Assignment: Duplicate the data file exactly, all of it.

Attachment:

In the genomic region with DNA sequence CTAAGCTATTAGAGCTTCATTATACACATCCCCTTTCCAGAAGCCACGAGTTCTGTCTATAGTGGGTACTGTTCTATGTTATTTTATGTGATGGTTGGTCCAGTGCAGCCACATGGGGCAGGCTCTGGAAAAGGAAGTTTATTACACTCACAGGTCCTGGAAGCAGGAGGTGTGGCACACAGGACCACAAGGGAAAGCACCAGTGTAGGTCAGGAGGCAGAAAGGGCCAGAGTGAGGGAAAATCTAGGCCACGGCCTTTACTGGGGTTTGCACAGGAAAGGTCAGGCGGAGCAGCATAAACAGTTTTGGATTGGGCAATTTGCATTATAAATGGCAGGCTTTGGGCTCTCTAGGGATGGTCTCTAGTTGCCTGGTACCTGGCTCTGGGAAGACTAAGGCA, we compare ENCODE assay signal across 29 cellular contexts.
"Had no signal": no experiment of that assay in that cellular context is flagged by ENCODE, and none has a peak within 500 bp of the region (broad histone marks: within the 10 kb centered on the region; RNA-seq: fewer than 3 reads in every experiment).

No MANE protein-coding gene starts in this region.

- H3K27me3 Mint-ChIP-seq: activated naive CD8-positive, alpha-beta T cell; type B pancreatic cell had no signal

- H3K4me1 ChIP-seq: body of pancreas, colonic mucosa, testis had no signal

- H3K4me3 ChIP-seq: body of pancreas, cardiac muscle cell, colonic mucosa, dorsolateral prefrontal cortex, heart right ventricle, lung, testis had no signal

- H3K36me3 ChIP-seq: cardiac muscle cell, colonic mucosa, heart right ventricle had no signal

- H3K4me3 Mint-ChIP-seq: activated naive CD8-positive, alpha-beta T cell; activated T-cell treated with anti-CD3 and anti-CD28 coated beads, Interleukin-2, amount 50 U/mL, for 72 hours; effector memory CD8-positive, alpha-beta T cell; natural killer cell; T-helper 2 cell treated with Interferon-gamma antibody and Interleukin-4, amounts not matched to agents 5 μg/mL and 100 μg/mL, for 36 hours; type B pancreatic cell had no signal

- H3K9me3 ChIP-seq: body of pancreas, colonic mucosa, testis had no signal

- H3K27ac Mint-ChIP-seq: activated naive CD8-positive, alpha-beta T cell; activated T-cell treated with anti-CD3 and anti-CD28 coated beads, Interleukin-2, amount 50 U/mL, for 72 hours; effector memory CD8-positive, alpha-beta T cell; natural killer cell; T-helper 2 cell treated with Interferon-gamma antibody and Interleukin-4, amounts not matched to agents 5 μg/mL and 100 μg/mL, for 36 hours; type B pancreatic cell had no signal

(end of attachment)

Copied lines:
In the genomic region with DNA sequence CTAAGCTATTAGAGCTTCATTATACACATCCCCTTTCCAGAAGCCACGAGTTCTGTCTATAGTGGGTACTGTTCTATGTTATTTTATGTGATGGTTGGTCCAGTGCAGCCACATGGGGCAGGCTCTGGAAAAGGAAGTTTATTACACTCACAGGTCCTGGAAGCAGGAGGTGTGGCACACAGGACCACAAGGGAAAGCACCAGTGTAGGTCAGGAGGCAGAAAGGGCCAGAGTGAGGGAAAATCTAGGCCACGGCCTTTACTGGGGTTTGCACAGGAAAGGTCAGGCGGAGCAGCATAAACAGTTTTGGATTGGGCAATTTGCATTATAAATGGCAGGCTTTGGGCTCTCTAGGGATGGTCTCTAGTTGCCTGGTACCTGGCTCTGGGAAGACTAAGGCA, we compare ENCODE assay signal across 29 cellular contexts.
"Had no signal": no experiment of that assay in that cellular context is flagged by ENCODE, and none has a peak within 500 bp of the region (broad histone marks: within the 10 kb centered on the region; RNA-seq: fewer than 3 reads in every experiment).

No MANE protein-coding gene starts in this region.

- H3K27me3 Mint-ChIP-seq: activated naive CD8-positive, alpha-beta T cell; type B pancreatic cell had no signal

- H3K4me1 ChIP-seq: body of pancreas, colonic mucosa, testis had no signal

- H3K4me3 ChIP-seq: body of pancreas, cardiac muscle cell, colonic mucosa, dorsolateral prefrontal cortex, heart right ventricle, lung, testis had no signal

- H3K36me3 ChIP-seq: cardiac muscle cell, colonic mucosa, heart right ventricle had no signal

- H3K4me3 Mint-ChIP-seq: activated naive CD8-positive, alpha-beta T cell; activated T-cell treated with anti-CD3 and anti-CD28 coated beads, Interleukin-2, amount 50 U/mL, for 72 hours; effector memory CD8-positive, alpha-beta T cell; natural killer cell; T-helper 2 cell treated with Interferon-gamma antibody and Interleukin-4, amounts not matched to agents 5 μg/mL and 100 μg/mL, for 36 hours; type B pancreatic cell had no signal

- H3K9me3 ChIP-seq: body of pancreas, colonic mucosa, testis had no signal

- H3K27ac Mint-ChIP-seq: activated naive CD8-positive, alpha-beta T cell; activated T-cell treated with anti-CD3 and anti-CD28 coated beads, Interleukin-2, amount 50 U/mL, for 72 hours; effector memory CD8-positive, alpha-beta T cell; natural killer cell; T-helper 2 cell treated with Interferon-gamma antibody and Interleukin-4, amounts not matched to agents 5 μg/mL and 100 μg/mL, for 36 hours; type B pancreatic cell had no signal